Defendant argues that the police here acted in bad faith where they failed to follow proper procedure that resulted in the destruction of otherwise unavailable evidence. It looks like the jacket was destroyed when the defendant did not respond to a notice that the property was released.
Sure it was an error but no bad faith was demonstrated. The destruction of evidence was inadvertent.
Not Even A Discovery Violation
Further, the evidence does not clearly indicate whether a discovery violation did or did not occur.
Defendant filed his motion for discovery approximately three months after defendant’s arrest. Additionally, defendant never requested a “hold” on the jacket.
A trial court may properly fashion a sanction for a discovery violation when it is proportionate to the magnitude of the violation. The trial court is in the best position to determine an appropriate sanction based upon the effect the discovery violation will have upon the defendant.
We agree with the State and find that the trial court properly denied defendant’s motion to dismiss. Dismissal of the charges against defendant would have been a disproportionate sanction.
We find that the trial court did not abuse its discretion when it denied defendant’s motion to dismiss based on destruction of evidence.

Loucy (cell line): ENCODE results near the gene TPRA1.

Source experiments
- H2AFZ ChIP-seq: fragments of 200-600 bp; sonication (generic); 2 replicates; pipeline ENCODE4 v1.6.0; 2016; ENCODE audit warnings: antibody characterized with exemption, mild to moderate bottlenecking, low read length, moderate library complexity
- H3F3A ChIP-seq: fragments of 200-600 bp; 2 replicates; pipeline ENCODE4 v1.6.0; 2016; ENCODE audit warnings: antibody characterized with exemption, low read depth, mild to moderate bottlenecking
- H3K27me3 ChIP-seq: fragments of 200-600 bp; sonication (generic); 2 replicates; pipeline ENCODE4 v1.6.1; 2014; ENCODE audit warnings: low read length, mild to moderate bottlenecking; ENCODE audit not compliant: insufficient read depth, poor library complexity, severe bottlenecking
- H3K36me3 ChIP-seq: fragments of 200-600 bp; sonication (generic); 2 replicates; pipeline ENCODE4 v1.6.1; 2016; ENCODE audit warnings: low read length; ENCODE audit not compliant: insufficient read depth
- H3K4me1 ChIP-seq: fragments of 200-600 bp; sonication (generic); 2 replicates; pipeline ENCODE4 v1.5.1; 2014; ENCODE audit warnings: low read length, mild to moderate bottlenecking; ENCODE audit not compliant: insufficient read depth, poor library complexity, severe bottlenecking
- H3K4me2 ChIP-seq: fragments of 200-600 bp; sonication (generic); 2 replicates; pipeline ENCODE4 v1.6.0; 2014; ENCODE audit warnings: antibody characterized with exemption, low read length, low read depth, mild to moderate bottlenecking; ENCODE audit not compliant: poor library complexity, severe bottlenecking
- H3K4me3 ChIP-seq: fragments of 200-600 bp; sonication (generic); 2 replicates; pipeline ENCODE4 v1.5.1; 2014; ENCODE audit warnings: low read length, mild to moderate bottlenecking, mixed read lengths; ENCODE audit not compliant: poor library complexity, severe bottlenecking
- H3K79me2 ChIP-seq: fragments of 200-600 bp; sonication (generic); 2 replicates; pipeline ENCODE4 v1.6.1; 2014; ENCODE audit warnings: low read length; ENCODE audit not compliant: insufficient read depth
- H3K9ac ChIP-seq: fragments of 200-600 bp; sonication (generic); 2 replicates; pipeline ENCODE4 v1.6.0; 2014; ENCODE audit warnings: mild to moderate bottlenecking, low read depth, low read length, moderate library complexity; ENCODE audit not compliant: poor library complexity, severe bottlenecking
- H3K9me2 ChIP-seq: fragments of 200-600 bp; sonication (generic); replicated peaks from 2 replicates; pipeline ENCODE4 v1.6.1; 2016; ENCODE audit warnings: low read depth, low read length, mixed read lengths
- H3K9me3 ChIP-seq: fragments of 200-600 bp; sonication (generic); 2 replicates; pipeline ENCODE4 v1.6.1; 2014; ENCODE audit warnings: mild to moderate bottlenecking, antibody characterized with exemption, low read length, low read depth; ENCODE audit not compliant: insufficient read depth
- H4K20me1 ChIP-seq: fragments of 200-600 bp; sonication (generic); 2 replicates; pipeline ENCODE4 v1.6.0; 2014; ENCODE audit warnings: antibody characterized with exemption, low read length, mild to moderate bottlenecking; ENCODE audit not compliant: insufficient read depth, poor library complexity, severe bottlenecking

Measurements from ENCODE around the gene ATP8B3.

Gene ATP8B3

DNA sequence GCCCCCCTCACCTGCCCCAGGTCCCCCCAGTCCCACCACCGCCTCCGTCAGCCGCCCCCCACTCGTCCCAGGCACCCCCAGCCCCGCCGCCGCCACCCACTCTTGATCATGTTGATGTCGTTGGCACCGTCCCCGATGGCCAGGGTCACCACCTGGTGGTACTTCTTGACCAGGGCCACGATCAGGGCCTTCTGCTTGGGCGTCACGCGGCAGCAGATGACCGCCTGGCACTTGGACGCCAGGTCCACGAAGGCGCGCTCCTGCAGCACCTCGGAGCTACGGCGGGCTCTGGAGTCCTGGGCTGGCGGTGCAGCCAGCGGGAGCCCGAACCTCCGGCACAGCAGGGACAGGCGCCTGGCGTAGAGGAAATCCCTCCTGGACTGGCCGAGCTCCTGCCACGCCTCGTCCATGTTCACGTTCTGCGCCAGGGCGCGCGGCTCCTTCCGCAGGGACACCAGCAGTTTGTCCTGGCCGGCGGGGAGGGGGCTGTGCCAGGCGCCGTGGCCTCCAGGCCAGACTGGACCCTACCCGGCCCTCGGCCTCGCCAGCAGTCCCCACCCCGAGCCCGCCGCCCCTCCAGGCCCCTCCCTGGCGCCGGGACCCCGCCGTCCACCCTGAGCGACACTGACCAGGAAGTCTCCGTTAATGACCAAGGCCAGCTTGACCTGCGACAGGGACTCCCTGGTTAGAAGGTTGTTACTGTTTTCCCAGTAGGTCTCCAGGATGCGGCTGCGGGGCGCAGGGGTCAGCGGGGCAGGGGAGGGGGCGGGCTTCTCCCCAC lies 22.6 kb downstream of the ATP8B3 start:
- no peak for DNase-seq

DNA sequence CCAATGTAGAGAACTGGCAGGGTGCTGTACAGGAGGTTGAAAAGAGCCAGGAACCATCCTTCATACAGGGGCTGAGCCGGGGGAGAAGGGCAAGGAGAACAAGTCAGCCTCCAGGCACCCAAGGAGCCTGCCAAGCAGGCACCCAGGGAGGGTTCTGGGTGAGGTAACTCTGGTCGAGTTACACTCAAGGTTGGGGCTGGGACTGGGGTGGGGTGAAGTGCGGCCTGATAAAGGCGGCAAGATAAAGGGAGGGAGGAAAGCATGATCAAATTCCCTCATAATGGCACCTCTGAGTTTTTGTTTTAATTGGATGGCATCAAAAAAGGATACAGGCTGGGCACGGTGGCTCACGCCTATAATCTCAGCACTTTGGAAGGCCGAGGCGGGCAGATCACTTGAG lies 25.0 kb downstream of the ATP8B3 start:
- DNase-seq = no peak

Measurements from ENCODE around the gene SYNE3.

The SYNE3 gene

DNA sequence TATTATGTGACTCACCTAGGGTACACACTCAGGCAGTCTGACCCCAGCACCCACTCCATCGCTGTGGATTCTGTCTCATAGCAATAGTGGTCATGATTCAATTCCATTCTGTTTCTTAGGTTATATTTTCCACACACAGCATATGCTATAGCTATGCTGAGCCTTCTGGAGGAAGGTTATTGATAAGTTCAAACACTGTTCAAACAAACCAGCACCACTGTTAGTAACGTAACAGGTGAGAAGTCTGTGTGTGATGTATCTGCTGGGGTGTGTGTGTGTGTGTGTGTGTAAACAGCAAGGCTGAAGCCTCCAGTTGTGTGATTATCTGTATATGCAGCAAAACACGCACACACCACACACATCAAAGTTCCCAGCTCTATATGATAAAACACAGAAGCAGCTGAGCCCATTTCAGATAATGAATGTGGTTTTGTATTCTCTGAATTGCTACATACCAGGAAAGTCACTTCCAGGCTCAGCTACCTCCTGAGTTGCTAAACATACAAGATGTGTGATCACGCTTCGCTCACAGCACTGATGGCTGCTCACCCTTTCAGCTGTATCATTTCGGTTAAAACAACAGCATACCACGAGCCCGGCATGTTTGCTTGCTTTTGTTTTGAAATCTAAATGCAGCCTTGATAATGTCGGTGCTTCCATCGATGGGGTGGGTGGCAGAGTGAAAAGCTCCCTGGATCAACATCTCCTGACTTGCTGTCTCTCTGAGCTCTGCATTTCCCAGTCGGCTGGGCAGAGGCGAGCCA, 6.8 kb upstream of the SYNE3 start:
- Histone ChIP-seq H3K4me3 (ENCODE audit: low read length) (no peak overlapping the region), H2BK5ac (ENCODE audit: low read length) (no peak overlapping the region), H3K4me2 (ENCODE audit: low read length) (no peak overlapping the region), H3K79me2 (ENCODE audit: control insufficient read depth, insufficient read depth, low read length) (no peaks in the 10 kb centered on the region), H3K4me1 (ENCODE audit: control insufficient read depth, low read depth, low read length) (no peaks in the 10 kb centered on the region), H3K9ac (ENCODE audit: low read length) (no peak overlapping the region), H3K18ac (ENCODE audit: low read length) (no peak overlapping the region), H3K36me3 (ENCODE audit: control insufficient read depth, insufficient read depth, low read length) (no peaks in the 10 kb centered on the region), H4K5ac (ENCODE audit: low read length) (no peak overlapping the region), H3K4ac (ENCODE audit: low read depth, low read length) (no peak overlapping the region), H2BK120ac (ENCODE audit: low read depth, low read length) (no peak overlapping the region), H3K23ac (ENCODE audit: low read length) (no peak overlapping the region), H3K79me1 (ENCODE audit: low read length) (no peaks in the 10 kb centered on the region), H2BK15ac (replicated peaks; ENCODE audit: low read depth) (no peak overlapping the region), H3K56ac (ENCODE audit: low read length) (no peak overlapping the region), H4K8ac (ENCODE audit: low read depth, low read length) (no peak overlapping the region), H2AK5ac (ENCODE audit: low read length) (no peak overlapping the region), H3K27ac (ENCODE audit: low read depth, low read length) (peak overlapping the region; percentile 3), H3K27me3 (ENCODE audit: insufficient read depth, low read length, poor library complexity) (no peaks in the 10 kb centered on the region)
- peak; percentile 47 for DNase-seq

Here, the only sanction sought by defendant was dismissal of the charges. Thus, the trial court was faced with determining whether the dismissal of the charges here would be proportional to the conduct that led to the destruction of evidence, and ultimately determined it would not be.
- Other Trial Mishaps & Other Evidence Issues
- People v. Acevedo, 2017 App (3d) 150750 (March) – Episode 309 (Here’s A DUI Discovery Sanction With No Teeth (It’s Not The Civil Inference Thing)
- People v. Moore, 2016 IL App (1st) 133814 (February). Episode 149 (Discovery Sanction is No Sanction At All)
- People v. Tsiamas, 2015 IL App (2d) 140859 (December). Episode 122 (DUI Discovery Violation | You Can’t Ignore the Notice)
- People v. Moravec, 2015 IL App (1st) 133869 (November) – Episode 105 (DUI Discovery Sanctions Upheld)
- People v. Olson, 2015 IL App (2d) 140267 (June) – Episode 077 (DUI Discovery Violation Suppression of Evidence)